In Agnew v. Superior Court, 118 Cal. App. 2d 230 [257 P.2d 661], a minor was, by order of the juvenile court, declared to be a ward of that court. An appeal was taken from that order. While the appeal was pending the court attempted to vacate its original order and to remand the matter to the municipal court (from whence the juvenile court proceedings had originally emanated) for prosecution under the general law. It was held that the appeal had removed the matter from the juvenile court's jurisdiction.

In re Corey, supra, 230 Cal. App. 2d 813, involved an appeal from an order denying a motion to vacate an order adjudging a minor to be a ward of the juvenile court. It was held that the second order was appealable notwithstanding that the first order, having been appealed from, was not final.

Both in Corey and in Agnew the subsequent order related [233 Cal. App. 2d 200] to the original matter, causing the juvenile court to assume jurisdiction and to make the minor involved a ward of the court. That factor distinguishes those cases from this.

The motion is granted and the appeal is dismissed.

FN 1. Hereinafter all section references are to the Welfare and Institutions Code.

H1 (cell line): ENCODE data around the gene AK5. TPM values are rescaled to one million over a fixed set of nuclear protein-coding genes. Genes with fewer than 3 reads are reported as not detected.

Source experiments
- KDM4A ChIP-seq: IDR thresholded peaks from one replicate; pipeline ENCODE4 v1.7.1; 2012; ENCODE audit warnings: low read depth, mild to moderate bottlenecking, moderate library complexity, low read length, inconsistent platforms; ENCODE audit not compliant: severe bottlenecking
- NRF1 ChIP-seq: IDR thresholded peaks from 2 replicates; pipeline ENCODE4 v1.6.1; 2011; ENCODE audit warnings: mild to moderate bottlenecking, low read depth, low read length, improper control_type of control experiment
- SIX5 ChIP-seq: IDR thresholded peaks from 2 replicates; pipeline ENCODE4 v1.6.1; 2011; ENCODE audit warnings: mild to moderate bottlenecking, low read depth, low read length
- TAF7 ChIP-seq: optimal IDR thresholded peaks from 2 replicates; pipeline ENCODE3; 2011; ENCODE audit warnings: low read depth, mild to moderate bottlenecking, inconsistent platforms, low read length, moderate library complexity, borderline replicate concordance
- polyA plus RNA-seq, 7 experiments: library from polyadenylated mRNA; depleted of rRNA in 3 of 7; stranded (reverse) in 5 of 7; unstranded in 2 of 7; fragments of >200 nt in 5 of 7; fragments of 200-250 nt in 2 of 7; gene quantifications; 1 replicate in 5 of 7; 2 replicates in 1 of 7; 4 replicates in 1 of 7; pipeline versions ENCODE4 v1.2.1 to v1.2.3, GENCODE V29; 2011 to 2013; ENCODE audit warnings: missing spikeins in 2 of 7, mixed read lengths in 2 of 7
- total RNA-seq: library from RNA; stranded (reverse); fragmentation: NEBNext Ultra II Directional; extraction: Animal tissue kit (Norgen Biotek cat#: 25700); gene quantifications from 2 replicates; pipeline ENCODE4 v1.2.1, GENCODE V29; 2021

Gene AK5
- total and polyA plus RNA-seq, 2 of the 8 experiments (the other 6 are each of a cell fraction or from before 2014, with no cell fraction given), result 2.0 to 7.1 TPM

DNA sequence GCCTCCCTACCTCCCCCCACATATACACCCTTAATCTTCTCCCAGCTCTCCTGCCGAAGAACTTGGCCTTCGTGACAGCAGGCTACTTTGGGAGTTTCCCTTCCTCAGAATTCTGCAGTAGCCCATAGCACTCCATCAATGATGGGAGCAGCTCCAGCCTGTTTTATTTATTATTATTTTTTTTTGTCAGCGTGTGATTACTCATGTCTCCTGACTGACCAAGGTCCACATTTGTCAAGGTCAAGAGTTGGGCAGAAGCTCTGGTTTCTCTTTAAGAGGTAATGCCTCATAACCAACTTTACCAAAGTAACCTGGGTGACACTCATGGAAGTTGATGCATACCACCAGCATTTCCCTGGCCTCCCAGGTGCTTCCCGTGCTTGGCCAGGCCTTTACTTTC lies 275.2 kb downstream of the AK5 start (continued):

FN 2. Section 707 in pertinent part provides: "At any time during a hearing upon a petition alleging that a minor is, by reason of violation of any criminal statute ... a person described in Section 602, when substantial evidence has been adduced to support a finding that the offense alleged is punishable as a felony under the general law and that the minor was 16 years of age or older ... and that the minor would not be amenable to the care, treatment and training program available through the facilities of the juvenile court, the court may make a finding ... that the minor is not a fit and proper subject to be dealt with under this chapter, and ... direct the district attorney ... to prosecute the person under the applicable criminal statute ...."

FN 3. Section 800 in the portions pertinent here provides as follows: "A judgment or decree of a juvenile court ... assuming jurisdiction and declaring any person to be a person described in Section 600, 601, or 602, ... may be appealed from in the same manner as any final judgment, and any subsequent order may be appealed from as from an order after judgment ...."

FN 4. Section 602 in the part pertinent here provides: "Any person under the age of 21 years who violates any law of this State ... defining crime ... is within the jurisdiction of the juvenile court, which may adjudge such person to be a ward of the court."

FN 5. It may be noted, however, that the determination by the juvenile court of unfitness of the minor for treatment under Juvenile Court Law does not preclude ultimate correctional measures giving consideration to the youthfulness of the offender. Under section 1731.5 the superior court after conviction of the minor under the general law may, unless the sentence is to death or life imprisonment, refer the minor to the Youth Authority for acceptance.